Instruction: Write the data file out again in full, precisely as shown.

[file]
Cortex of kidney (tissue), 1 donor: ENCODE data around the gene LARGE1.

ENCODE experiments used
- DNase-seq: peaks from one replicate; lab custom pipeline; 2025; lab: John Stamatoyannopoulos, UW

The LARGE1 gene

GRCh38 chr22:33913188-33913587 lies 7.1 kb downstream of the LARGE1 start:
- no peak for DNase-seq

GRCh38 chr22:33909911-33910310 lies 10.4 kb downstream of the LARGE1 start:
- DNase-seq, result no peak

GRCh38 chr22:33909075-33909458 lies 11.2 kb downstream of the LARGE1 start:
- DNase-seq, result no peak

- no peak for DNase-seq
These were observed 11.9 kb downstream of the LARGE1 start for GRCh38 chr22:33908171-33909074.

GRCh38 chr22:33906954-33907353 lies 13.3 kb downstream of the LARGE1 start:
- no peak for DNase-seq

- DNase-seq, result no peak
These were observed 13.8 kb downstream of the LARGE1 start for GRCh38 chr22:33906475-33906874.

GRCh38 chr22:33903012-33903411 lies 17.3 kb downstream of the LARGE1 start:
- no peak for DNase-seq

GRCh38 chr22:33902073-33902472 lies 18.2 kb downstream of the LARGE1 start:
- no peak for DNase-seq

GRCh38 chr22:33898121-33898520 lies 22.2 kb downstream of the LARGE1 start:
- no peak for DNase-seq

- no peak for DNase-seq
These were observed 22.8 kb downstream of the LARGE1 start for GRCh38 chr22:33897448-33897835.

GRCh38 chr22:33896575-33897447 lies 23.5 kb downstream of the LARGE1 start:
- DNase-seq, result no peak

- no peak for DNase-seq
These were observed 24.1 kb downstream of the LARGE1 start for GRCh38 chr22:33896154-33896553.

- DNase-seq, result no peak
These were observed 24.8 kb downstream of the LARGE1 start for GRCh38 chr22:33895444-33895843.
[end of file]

Cortex of kidney (tissue), 1 donor: ENCODE data around the gene LARGE1.

ENCODE experiments used
- DNase-seq: peaks from one replicate; lab custom pipeline; 2025; lab: John Stamatoyannopoulos, UW

The LARGE1 gene

GRCh38 chr22:33913188-33913587 lies 7.1 kb downstream of the LARGE1 start:
- no peak for DNase-seq

GRCh38 chr22:33909911-33910310 lies 10.4 kb downstream of the LARGE1 start:
- DNase-seq, result no peak

GRCh38 chr22:33909075-33909458 lies 11.2 kb downstream of the LARGE1 start:
- DNase-seq, result no peak

- no peak for DNase-seq
These were observed 11.9 kb downstream of the LARGE1 start for GRCh38 chr22:33908171-33909074.

GRCh38 chr22:33906954-33907353 lies 13.3 kb downstream of the LARGE1 start:
- no peak for DNase-seq

- DNase-seq, result no peak
These were observed 13.8 kb downstream of the LARGE1 start for GRCh38 chr22:33906475-33906874.

GRCh38 chr22:33903012-33903411 lies 17.3 kb downstream of the LARGE1 start:
- no peak for DNase-seq

GRCh38 chr22:33902073-33902472 lies 18.2 kb downstream of the LARGE1 start:
- no peak for DNase-seq

GRCh38 chr22:33898121-33898520 lies 22.2 kb downstream of the LARGE1 start:
- no peak for DNase-seq

- no peak for DNase-seq
These were observed 22.8 kb downstream of the LARGE1 start for GRCh38 chr22:33897448-33897835.

GRCh38 chr22:33896575-33897447 lies 23.5 kb downstream of the LARGE1 start:
- DNase-seq, result no peak

- no peak for DNase-seq
These were observed 24.1 kb downstream of the LARGE1 start for GRCh38 chr22:33896154-33896553.

- DNase-seq, result no peak
These were observed 24.8 kb downstream of the LARGE1 start for GRCh38 chr22:33895444-33895843.